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    SEC official blasts waivers for bad-actor banks

    A Securities and Exchange Commission official is blasting waivers the financial regulator approved for five banks whose traders manipulated the world’s foreign-exchange market. In an angrily worded dissent, SEC Commissioner Kara Stein refused to support waivers enabling Citigroup, JPMorgan Chase, London-based Barclays, Swiss banking giant UBS and Royal Bank of Scotland to continue normal activities despite the rate-rigging findings. “Allowing these institutions to continue business as usual, after multiple and serious regulatory and criminal violations, poses risks to investors and the American public that are being ignored,” Stein wrote in a statement dated Thursday, one day after the SEC approved the waivers. More on USA Today here.

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    Whistleblowers Find SEC Rewards Slow and Scarce

    One Sunday afternoon last spring, a Securities and Exchange Commission investigator called Yolanda Holtzee at her Seattle home, asking for her help in catching an alleged con man the press dubbed “the Wolf of Montreal.” Ms. Holtzee had been tracking John Babikian, a Bugatti-driving Canadian accused of multimillion-dollar investment scams, and had tipped the agency about him as part of her longtime interest in fraud in the penny-stock markets. More in the Wall Street Journal here.

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    SEC reveals factors behind how it picks courts it uses

    The U.S. Securities and Exchange Commission released guidance on Friday about how it decides whether to pursue a case in federal court or before an in-house judge, amid complaints by some defendants that the agency’s administrative court violates their rights. The SEC said that while no strict formula exists, it considers factors including what claims it is pursuing, whether a defendant is associated with a registered entity, and the costs and time involved in litigating in a particular forum. The SEC said it also considers bringing a matter before an administrative law judge if a case raised “unsettled and complex” issues under federal securities laws, given the commission’s “expertise concerning those matters.” More on Reuters here.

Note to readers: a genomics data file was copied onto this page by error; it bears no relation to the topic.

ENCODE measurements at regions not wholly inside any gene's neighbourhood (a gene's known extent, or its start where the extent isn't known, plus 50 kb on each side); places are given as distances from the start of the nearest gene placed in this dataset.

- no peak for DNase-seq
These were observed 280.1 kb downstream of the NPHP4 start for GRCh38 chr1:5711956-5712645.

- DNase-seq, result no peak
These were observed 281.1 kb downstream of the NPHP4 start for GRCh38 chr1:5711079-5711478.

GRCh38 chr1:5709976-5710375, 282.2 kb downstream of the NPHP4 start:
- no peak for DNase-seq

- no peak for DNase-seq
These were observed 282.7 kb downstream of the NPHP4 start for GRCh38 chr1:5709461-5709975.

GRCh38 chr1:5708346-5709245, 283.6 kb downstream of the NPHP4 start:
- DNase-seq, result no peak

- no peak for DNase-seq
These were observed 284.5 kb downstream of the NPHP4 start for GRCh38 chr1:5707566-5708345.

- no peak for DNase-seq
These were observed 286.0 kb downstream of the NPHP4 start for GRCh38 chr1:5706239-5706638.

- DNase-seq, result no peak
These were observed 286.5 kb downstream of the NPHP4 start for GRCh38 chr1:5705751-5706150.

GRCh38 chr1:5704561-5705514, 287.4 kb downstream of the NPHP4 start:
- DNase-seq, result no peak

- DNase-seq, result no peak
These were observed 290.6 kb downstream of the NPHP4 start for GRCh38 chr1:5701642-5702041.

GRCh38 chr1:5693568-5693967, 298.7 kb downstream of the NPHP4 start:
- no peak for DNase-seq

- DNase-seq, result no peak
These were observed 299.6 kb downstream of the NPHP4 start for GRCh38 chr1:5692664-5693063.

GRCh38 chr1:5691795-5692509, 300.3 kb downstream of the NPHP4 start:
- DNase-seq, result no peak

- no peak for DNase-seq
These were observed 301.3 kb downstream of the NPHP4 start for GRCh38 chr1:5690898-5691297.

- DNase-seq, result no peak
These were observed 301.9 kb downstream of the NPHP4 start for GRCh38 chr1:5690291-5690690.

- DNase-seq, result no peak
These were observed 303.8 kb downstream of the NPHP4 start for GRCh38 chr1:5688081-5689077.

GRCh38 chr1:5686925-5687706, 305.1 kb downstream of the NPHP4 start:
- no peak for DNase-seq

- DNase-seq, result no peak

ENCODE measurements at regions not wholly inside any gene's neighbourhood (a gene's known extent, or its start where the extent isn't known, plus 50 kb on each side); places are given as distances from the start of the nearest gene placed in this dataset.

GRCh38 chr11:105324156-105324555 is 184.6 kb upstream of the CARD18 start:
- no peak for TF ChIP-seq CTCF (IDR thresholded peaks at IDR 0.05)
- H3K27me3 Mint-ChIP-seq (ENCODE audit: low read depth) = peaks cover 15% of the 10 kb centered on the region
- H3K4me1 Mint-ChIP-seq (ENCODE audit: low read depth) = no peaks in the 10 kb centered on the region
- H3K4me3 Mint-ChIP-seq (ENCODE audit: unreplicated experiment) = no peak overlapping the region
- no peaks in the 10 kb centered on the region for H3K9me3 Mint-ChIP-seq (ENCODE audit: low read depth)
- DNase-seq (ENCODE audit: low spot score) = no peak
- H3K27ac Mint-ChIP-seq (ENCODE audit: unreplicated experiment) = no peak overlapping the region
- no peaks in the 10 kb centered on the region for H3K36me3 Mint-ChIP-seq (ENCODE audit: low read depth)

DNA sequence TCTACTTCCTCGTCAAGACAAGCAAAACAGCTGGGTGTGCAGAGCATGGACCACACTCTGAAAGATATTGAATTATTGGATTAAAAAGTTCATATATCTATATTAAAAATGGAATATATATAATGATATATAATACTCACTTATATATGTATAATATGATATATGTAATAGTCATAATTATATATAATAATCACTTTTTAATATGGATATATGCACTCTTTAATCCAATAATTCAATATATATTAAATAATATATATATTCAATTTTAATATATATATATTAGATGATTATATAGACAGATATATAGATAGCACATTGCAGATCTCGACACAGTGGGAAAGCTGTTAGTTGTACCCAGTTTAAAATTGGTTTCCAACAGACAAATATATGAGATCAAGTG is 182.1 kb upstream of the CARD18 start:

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    ‘Flash Crash’ Overhaul Is Snarled in Red Tape

    A giant data project at the center of the regulatory response to the 2010 “flash crash” that sent the Dow plummeting nearly 1,000 points is years behind schedule and mired in red tape. The Consolidated Audit Trail, or CAT, originally was conceived as a way to enable regulators to monitor stock and options orders in real time and zero in on manipulators quickly. After the flash crash—which occurred May 6, 2010, and saw some big stocks lose nearly all their value before markets rebounded—the CAT was seen as a crucial step in protecting the markets from future swings. Yet the 10 organizations overseeing the process, including Nasdaq OMX Group Inc. and Intercontinental Exchange Inc., which operates the New York Stock Exchange, still haven’t chosen a firm to build and run it, and a final plan hasn’t been approved by the Securities and Exchange Commission. More in the Wall Street Journal here.

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    SEC Backlog Delays Whistleblower Awards

    As part of its popular whistleblower program, the Securities and Exchange Commission promises to move swiftly on useful information about potential wrongdoing. But the agency isn’t as speedy when it comes to paying off its tipsters. Of the 297 whistleblowers who have applied for awards since 2011, about 247—or roughly 83%—haven’t received a decision from the SEC, according to data obtained by The Wall Street Journal in response to a public-records request. Some of the award claims have been delayed more than two years. More in the Wall Street Journal here.

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